Beth Rinyu has always wanted to help others. A municipal clerk since 2002, she is now working at Robbinsville Township Senior Center, starting her position during a time of unprecedented challenges for those in the public sector and beyond. The helpful dynamics of the staff during the COVID-19 pandemic are still in effect.
“It's a lot of teamwork, and that’s what I like. Teamwork is so important, especially in a place like this, where you have to work as a team, you can’t work as an individual, because you’re working together to provide services to the seniors, so it works much better when you do it as a team,” she said.
On Aug. 2, Mayor Dave Fried and the township council named Rinyu the new senior center manager. Rinyu started at the town tax office until moving onto the deputy clerk position in 2003. The Hamilton native has always been interested in government—she has had a long-time desire to help out her community.
Built in 1991, the center provides a myriad of activities for seniors, helping to ensure quality of life improvements through creativity, fitness, games and educational opportunities.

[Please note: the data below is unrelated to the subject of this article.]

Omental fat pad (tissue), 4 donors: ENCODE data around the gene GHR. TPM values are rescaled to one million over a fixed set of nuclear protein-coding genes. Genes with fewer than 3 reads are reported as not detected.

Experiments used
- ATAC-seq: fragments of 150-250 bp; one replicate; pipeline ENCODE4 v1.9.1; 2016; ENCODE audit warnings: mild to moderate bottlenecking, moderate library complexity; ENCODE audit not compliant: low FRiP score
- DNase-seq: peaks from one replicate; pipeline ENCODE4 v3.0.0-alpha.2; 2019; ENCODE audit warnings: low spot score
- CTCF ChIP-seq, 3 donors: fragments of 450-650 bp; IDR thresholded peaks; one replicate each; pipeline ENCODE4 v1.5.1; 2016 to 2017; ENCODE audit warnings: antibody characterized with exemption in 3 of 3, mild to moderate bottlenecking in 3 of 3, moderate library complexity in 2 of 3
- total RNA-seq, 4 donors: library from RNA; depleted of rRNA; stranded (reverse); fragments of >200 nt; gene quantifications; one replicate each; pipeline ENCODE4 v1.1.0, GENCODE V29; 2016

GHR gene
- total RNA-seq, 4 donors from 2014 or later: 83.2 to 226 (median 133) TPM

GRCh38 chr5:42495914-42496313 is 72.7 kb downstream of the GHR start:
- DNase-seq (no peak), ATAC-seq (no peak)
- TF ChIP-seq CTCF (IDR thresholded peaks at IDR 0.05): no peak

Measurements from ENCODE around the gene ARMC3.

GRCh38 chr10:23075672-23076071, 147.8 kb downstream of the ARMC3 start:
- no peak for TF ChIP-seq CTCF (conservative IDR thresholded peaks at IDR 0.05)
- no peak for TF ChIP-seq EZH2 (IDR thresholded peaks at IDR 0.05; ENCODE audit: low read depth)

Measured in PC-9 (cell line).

Rinyu is currently working alongside Renee Burns, the longtime manager, who is set to work with her successor until she retires from the position on October 1.
Rinyu, 49, first worked for the state Department of Military and Veterans Affairs before taking a break to raise her two sons, a pair of twins.
Her father served in the U.S. Army as a full-time member of the National Guard, and he helped Rinyu in acquiring her first job working for the very federal agency that honors those who have served. Her mother was a nurse.
Rinyu moved to New Egypt about 25 year ago. When her children started kindergarten, she spotted the job opening for Robbinsville. As clerk, she assisted people of all ages in accomplishing administrative needs, but she rarely became involved in their daily lives.
Years down the road, she decided to make the transition to the Senior Center to become more involved with the township’s senior citizens, as well as begin a new start.
“I felt I was at the point in my life where I needed a change, where I felt like I was giving back to somebody and to the community,” she said. Whether it was people coming in for marriage or dog licenses, building a rapport or helping them prepare for elections, the contrast was that as a Senior Center manager, “you're actually giving back to the individual.”